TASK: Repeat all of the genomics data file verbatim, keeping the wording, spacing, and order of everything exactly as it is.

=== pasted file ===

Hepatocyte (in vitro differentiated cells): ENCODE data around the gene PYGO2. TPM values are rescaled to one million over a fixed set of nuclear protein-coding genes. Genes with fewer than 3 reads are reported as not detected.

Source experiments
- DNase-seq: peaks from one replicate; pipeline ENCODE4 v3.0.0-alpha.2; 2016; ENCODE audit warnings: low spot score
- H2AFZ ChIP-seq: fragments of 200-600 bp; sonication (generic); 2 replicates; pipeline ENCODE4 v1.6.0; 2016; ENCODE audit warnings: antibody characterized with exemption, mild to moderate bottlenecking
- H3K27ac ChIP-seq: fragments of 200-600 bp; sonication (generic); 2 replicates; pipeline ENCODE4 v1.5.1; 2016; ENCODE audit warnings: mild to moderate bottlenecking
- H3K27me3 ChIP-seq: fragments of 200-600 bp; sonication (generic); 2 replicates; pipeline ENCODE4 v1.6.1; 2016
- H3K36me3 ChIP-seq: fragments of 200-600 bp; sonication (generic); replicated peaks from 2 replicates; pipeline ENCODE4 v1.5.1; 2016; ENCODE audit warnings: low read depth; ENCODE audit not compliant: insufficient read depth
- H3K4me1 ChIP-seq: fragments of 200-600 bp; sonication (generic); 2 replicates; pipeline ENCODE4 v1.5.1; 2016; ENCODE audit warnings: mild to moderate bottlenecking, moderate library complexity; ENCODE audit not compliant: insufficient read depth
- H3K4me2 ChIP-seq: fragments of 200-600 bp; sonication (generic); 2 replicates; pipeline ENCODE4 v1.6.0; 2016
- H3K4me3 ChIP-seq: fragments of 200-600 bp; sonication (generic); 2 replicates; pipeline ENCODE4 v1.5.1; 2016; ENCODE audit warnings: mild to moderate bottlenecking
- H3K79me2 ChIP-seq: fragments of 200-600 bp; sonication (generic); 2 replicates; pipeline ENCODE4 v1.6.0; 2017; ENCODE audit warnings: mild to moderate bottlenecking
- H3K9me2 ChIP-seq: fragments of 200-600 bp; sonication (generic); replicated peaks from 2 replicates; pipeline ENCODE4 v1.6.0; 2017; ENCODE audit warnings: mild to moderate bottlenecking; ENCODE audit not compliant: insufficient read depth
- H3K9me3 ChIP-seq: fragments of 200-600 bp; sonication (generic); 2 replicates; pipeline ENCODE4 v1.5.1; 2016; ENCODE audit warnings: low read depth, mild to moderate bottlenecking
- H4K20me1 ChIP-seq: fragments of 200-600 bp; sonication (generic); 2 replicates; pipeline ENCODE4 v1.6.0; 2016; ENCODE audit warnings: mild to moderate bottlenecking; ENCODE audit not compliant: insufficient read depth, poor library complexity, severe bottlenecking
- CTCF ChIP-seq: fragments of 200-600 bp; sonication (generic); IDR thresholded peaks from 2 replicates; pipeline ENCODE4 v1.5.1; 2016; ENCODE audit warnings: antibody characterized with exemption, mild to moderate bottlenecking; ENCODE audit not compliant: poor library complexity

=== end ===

Hepatocyte (in vitro differentiated cells): ENCODE data around the gene PYGO2. TPM values are rescaled to one million over a fixed set of nuclear protein-coding genes. Genes with fewer than 3 reads are reported as not detected.

Source experiments
- DNase-seq: peaks from one replicate; pipeline ENCODE4 v3.0.0-alpha.2; 2016; ENCODE audit warnings: low spot score
- H2AFZ ChIP-seq: fragments of 200-600 bp; sonication (generic); 2 replicates; pipeline ENCODE4 v1.6.0; 2016; ENCODE audit warnings: antibody characterized with exemption, mild to moderate bottlenecking
- H3K27ac ChIP-seq: fragments of 200-600 bp; sonication (generic); 2 replicates; pipeline ENCODE4 v1.5.1; 2016; ENCODE audit warnings: mild to moderate bottlenecking
- H3K27me3 ChIP-seq: fragments of 200-600 bp; sonication (generic); 2 replicates; pipeline ENCODE4 v1.6.1; 2016
- H3K36me3 ChIP-seq: fragments of 200-600 bp; sonication (generic); replicated peaks from 2 replicates; pipeline ENCODE4 v1.5.1; 2016; ENCODE audit warnings: low read depth; ENCODE audit not compliant: insufficient read depth
- H3K4me1 ChIP-seq: fragments of 200-600 bp; sonication (generic); 2 replicates; pipeline ENCODE4 v1.5.1; 2016; ENCODE audit warnings: mild to moderate bottlenecking, moderate library complexity; ENCODE audit not compliant: insufficient read depth
- H3K4me2 ChIP-seq: fragments of 200-600 bp; sonication (generic); 2 replicates; pipeline ENCODE4 v1.6.0; 2016
- H3K4me3 ChIP-seq: fragments of 200-600 bp; sonication (generic); 2 replicates; pipeline ENCODE4 v1.5.1; 2016; ENCODE audit warnings: mild to moderate bottlenecking
- H3K79me2 ChIP-seq: fragments of 200-600 bp; sonication (generic); 2 replicates; pipeline ENCODE4 v1.6.0; 2017; ENCODE audit warnings: mild to moderate bottlenecking
- H3K9me2 ChIP-seq: fragments of 200-600 bp; sonication (generic); replicated peaks from 2 replicates; pipeline ENCODE4 v1.6.0; 2017; ENCODE audit warnings: mild to moderate bottlenecking; ENCODE audit not compliant: insufficient read depth
- H3K9me3 ChIP-seq: fragments of 200-600 bp; sonication (generic); 2 replicates; pipeline ENCODE4 v1.5.1; 2016; ENCODE audit warnings: low read depth, mild to moderate bottlenecking
- H4K20me1 ChIP-seq: fragments of 200-600 bp; sonication (generic); 2 replicates; pipeline ENCODE4 v1.6.0; 2016; ENCODE audit warnings: mild to moderate bottlenecking; ENCODE audit not compliant: insufficient read depth, poor library complexity, severe bottlenecking
- CTCF ChIP-seq: fragments of 200-600 bp; sonication (generic); IDR thresholded peaks from 2 replicates; pipeline ENCODE4 v1.5.1; 2016; ENCODE audit warnings: antibody characterized with exemption, mild to moderate bottlenecking; ENCODE audit not compliant: poor library complexity